Other ways to reduce your monthly mortgage payments is putting down a larger deposit, extending the term length or making overpayments.

Average mortgage cost (including interest)

The average total mortgage repayment in the UK is between £285,000 and £385,000. This is dependant on whether housing prices and interest rates increase or decrease, so it is important to keep track of current pricing trends. 

The average UK mortgage debt in 2023 was £129,130 with an average monthly repayment of around £664. 

The average outstanding mortgage term in the UK is 25 years.

It it important to bear in mind that this is an average taken across all regions, property types and loan terms. The total cost of a mortgage is influenced by a number of factors, including the loan amount, the mortgage term, interest rate and any fees for arranging the mortgage (if applicable).

factors that affect mortgage cost

Some mortgage brokers charge fees, whilst others such as Boon Brokers don’t charge any client fees, which is a cost-effective solution without any compromise on quality.

When you are provided with a mortgage illustration, the provider will show you exactly how much you will be paying off over the full term of the mortgage. 

Here is an example of how the term length and interest rates affect the overall cost, indicated by HM Land Registry of a house worth £227,000:

25 years with interest rate of 1.70% = £284,247 (which includes £54,247 in interest)

30 years with interest rate of 1.70% = £295,522 (which includes £65,522 in interest)

25 years with interest rate of 4.33% = £381,018 (which includes £151,018 in interest)

From these calculations, the high-interest rate of 4.33% that is typical for someone with bad credit, would result in paying nearly £100,000 more over a 25-year period. Based on the 1.70% interest rate, by choosing a 30-year term rather than a 25-year term, there would be over £10,000 more interest to be paid.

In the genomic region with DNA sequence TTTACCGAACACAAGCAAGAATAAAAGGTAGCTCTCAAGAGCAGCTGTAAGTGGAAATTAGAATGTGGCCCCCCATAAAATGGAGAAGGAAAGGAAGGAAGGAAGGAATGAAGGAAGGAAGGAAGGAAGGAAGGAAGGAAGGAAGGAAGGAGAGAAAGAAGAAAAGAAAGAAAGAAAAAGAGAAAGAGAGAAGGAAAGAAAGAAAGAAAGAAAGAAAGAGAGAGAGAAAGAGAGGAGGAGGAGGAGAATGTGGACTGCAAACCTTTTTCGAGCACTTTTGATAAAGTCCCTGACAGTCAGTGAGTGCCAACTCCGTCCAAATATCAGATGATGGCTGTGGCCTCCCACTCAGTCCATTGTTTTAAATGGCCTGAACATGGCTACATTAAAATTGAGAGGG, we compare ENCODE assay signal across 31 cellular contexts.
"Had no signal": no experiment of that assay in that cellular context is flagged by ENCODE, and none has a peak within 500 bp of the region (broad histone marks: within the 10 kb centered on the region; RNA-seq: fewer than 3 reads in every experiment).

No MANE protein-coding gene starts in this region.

Many homebuyers do not fully consider how much interest they will be paying off on a mortgage, as the interest rate seems quite small. However, a mortgage is a huge sum of money and 25/30 years is a long time to pay interest, which is why it accumulates to such a significant amount.

This is an insight into how critical it is to find the lowest mortgage rate possible. It is often a better to spend some time improving your credit score in order to ensure you are not paying much higher amounts of interest over the term.

Before applying for a mortgage, you should check your credit score to identify any issues that may impact the interest rates you are eligible for. Saving a bigger deposit and choosing a smaller loan term will also help to ensure you are not paying a high total amount of interest.

There are things you can do to help boost your credit score before you apply for a mortgage, such as updating your records on the electoral roll and ensuring you make your payments on time. Your debt-to-credit ratio will be taken into account, so paying off any credit cards can significantly improve your credit score. If you have any missed payments or CCJs then it may be better to wait until these are cleared from your credit history.

Speak to a Mortgage Broker

The cost of mortgages varies greatly depending on the variables outlined above but the good news is that there are plenty of options available to suit your circumstance. There are solutions for homebuyers who want to be able to afford a home or for those who are looking to ensure that their overall interest amount is as low as possible. 

For people who would otherwise struggle to afford a home, the option to choose a longer-term can be the best solution. However, for those looking to keep interest payments at a minimum, a shorter-term and finding the lowest possible interest rate would be the best solution.

If you would like any advice on the available mortgage solutions for your requirements, complete our Request a Callback form or email us at

Gerard BoonB.A. (Hons), CeMAP, CeRER

Gerard is a co-founder and partner of Boon Brokers. Having studied many areas of financial services at the University of Leeds, and following completion of his CeMAP and CeRER qualifications, Gerard has acquired a vast knowledge of the mortgage, insurance and equity release industry.